Di Bawoh Rang Ikang Kering
Random Ramblings of A Retired Retainer


Saturday, March 17, 2007

I chanced upon this Dr.Azly Rahman’s post while browsing Pet’s popular blog Malaysia Today. As usual Dr.Azly Rahman’s posts make pleasant reading. What is unusual about this post is the lack of caustic comments so pervasive in Malaysia Today. I tried to give my rectum (not my choice of word) but I failed to log in. Must ask Raja Petra about this the next time I see him.

I first heard about jazz as a small boy following my father on his sessions with his “music party” in Kuala Terengganu. Jazz was what they call the side drums and brushes. I wonder whether other places made the same mistake. I grew up humming to Paul Anka, P.Ramlee, Elvis etc. I did not listen to jazz until I had my own hi-fi. I found out that jazz is somewhat like durian. You either love it or hate it. Only my eldest daughter shares my taste for Miles Davis, Winston Marsalis, MJQ and Stan Getz (to name a few). The rest go for the likes of Pearl Jam.

Jazz is not a popular fare in Malaysia. It does not have the critical mass of fans to support a bill-paying musician. Even the perceived “jazz singers” like Sheila Majid and Ning Baizura would not dare produce a whole album of unadulterated jazz although they would like to. Even in the West, jazz is a niche market and they have to come out with “Smooth Jazz” to widen the appeal. Thus, I think, we have to wait a while longer to be able to use jazz as a medium of change.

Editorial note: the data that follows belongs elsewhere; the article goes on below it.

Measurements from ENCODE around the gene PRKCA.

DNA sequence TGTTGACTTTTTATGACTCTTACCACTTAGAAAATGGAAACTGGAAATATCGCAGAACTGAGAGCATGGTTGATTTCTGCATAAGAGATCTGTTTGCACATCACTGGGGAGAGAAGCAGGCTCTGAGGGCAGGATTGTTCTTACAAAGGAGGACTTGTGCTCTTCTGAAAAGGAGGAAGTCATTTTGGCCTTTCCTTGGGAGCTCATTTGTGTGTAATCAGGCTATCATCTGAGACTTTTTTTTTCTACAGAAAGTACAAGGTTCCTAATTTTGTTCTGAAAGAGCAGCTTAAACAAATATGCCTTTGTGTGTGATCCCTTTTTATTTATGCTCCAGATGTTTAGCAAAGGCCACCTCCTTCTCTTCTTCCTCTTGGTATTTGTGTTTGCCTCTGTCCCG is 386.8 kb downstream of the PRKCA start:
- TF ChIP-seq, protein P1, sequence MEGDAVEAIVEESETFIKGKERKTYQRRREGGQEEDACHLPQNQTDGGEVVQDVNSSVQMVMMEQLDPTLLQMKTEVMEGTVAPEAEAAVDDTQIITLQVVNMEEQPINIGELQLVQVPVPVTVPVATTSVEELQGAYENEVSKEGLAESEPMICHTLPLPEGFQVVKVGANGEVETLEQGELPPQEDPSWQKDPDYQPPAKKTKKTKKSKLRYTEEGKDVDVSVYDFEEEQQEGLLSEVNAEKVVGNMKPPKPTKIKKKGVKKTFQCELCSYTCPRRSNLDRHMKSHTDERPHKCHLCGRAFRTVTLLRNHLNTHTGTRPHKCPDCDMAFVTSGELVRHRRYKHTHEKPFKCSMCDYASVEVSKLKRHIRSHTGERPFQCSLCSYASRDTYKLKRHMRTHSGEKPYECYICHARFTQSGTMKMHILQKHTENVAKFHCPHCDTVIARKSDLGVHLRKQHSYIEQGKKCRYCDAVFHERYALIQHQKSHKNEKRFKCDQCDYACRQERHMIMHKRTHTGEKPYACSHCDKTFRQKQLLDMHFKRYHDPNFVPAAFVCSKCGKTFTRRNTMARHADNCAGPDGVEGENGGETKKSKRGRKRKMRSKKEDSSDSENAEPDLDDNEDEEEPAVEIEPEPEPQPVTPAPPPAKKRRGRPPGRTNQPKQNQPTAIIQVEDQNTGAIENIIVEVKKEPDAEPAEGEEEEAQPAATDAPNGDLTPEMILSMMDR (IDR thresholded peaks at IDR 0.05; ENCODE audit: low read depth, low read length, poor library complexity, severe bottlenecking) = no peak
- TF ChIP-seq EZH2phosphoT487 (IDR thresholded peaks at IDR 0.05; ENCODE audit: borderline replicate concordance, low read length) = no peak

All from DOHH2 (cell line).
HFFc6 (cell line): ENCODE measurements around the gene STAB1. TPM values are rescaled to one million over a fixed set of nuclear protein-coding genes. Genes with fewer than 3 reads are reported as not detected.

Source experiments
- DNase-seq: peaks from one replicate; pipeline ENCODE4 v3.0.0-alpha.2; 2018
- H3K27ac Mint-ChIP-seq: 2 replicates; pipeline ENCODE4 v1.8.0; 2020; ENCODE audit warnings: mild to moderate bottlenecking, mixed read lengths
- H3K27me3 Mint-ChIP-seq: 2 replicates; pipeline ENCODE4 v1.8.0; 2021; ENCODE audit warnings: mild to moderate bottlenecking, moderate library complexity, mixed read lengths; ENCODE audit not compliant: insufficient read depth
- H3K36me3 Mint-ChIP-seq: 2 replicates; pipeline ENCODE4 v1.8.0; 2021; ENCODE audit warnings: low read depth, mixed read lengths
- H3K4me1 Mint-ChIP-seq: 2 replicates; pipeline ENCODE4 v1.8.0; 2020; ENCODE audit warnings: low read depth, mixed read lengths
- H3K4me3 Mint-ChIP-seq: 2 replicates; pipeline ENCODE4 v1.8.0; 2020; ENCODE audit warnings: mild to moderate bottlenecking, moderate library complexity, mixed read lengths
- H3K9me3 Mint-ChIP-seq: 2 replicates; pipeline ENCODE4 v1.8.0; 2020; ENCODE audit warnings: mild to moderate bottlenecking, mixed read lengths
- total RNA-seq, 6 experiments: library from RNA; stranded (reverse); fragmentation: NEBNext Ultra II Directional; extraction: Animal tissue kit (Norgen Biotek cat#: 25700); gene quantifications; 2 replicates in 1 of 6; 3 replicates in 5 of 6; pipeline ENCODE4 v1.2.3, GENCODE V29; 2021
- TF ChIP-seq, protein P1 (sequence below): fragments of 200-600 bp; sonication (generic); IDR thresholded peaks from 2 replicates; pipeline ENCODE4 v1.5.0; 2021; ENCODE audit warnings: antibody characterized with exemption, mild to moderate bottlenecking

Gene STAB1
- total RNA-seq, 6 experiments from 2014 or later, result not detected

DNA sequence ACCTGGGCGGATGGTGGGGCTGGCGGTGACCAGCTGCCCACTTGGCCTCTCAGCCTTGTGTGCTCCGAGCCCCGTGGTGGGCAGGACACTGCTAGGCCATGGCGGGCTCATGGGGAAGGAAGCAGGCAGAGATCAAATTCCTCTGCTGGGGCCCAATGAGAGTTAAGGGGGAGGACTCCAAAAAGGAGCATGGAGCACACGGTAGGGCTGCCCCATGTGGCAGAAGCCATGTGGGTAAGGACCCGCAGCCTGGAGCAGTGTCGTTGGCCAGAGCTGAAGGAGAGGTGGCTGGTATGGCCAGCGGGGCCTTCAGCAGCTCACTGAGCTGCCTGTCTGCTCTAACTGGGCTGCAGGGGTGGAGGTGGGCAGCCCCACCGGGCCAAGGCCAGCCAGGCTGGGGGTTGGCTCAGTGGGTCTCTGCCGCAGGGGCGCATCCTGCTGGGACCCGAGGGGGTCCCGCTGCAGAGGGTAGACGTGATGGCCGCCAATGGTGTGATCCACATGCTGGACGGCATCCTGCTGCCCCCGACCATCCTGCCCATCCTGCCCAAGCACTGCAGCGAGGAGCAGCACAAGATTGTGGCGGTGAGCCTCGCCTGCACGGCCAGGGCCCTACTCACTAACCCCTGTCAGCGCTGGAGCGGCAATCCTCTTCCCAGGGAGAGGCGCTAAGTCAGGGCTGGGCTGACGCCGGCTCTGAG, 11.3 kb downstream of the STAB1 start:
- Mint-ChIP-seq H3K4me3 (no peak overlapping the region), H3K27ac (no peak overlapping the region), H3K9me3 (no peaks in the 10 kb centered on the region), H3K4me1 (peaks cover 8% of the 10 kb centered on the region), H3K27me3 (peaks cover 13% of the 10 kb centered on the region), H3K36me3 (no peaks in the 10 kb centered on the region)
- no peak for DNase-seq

In Malaysia, songs have been used as a social commentary since the days of radio and 78 RPM platters. Maybe you cannot remember any of Ahmad C.B.’s lyrics but I am sure you can remember R. Azmi’s take on “Nona Singapura”. No? Ok, Have you heard of “Fikirkan Boleh” (I think by Amuk) and more recently “Angguk Angguk, Geleng-Geleng” by Ahli Fiqir? How many have learned anything from these songs? Most listeners tapped their feet, nodded and shook their head for the duration of the song and afterwards went on their way, unchanged. S. Effendi, a great many years ago exhorted in his “Seroja”:

Sekarang bukan zaman bermenung

And many more singers later crooned the same words. We still have people termenung (pondering) today don’t we? Don’t we wish songs stir more than emotions. Maybe Dylan’s “Blowing In The Wind” and “The Times They Are Changing” galvanized many Americans during the Vietnam War or “The Exodus” gave hope to people in Diaspora but we did not see the same effect with Lennon’s “Imagine”.

Maybe the war-mongers are people who are also tone-deaf.

Continued later.